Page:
Download

Download eBook for Free

Full Document

FormatFile SizeNotes
PDF file 0.9 MB

Use Adobe Acrobat Reader version 10 or higher for the best experience.

Summary Only

FormatFile SizeNotes
PDF file 0.1 MB

Use Adobe Acrobat Reader version 10 or higher for the best experience.

Purchase

Purchase Print Copy

 Format Price
Add to Cart Paperback164 pages $22.00

Members of Air Force specialties that normally work inside the defended perimeter of a base or deployed location may sometimes have to cross that perimeter. What might seem fairly benign in some locations, such as Germany, would be hazardous in others, such as Iraq. And some initially deployed to a “safe” location may be redeployed to a more hazardous one. While those who routinely go “outside the wire” receive appropriate training, the others historically have not. The Air Force is thus seeking to establish common battlefield airman training (CBAT) and asked RAND Project Air Force to examine the content and resources both for this course and a companion course for non-ground combat personnel. RAND conducted surveys and interviews to determine the kinds of experiences airmen have had “outside the wire” and worked with subject-matter experts to categorize them and suggest appropriate types and amounts of training for them. This report presents the results of these activities.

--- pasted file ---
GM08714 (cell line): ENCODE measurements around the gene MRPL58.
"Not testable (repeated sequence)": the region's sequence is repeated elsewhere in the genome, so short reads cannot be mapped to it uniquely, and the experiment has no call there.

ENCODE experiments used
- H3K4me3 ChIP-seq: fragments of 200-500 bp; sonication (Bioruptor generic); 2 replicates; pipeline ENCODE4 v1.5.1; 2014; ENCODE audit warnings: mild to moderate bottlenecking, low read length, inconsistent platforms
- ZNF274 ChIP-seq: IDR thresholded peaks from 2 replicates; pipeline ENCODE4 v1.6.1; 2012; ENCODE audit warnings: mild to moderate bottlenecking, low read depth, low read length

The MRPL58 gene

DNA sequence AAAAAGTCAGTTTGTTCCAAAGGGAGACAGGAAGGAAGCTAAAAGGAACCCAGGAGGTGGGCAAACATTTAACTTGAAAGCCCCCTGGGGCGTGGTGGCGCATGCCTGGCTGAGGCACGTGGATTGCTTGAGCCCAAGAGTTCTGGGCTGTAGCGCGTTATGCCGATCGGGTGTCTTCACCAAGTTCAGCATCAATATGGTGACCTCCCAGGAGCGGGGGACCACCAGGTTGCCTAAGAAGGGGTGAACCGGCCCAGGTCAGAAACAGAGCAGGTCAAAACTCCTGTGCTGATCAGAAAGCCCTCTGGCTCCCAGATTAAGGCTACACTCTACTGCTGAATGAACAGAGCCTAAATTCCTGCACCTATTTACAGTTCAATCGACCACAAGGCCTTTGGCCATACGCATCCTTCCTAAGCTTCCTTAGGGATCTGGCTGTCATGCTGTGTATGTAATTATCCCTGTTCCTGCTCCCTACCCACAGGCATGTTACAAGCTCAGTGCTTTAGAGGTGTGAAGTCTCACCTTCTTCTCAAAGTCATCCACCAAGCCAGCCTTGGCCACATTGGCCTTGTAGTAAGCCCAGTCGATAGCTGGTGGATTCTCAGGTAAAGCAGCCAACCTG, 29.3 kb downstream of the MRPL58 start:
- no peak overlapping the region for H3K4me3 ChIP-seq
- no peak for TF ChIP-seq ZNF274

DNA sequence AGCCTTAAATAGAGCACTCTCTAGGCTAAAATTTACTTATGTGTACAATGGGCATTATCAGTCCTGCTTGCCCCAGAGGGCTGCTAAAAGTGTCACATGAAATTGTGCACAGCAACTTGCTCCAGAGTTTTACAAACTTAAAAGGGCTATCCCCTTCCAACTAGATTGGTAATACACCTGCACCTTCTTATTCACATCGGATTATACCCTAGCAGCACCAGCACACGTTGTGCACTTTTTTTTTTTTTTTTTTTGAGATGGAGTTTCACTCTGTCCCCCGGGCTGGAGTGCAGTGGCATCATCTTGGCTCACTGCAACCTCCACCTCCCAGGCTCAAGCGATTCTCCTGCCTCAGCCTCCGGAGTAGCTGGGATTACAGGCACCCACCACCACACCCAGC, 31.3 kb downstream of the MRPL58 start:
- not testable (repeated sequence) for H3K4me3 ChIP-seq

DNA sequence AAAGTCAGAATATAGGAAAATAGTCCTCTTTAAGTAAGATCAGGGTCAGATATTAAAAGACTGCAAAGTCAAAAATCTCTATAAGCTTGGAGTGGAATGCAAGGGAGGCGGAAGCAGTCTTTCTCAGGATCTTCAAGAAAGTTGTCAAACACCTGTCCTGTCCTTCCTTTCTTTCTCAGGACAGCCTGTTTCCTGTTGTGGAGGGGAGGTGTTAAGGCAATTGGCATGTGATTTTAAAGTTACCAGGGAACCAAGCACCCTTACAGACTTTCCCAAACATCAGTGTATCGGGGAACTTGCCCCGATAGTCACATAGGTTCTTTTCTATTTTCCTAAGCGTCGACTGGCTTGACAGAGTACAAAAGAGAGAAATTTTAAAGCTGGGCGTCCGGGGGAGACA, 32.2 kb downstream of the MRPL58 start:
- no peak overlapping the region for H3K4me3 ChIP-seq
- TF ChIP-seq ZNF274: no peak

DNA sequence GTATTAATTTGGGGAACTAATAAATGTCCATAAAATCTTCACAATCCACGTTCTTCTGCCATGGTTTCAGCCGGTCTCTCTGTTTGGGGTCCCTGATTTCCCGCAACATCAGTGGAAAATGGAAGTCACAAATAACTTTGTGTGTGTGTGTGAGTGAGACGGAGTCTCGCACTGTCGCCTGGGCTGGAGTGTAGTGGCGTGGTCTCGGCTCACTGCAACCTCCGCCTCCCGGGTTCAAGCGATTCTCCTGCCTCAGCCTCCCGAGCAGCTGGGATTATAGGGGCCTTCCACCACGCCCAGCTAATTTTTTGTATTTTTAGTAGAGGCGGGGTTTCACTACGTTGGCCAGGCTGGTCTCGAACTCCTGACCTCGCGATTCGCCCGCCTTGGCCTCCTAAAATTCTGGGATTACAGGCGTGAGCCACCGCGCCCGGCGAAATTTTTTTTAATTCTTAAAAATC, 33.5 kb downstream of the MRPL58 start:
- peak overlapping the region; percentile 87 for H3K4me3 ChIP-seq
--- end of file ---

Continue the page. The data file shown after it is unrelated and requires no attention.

Research conducted by

The research described in this report was sponsored by the United States Air Force and conducted by RAND Project AIR FORCE.

This report is part of the RAND monograph series. RAND monographs present major research findings that address the challenges facing the public and private sectors. All RAND monographs undergo rigorous peer review to ensure high standards for research quality and objectivity.

This document and trademark(s) contained herein are protected by law. This representation of RAND intellectual property is provided for noncommercial use only. Unauthorized posting of this publication online is prohibited; linking directly to this product page is encouraged. Permission is required from RAND to reproduce, or reuse in another form, any of its research documents for commercial purposes. For information on reprint and reuse permissions, please visit www.rand.org/pubs/permissions.

RAND is a nonprofit institution that helps improve policy and decisionmaking through research and analysis. RAND's publications do not necessarily reflect the opinions of its research clients and sponsors.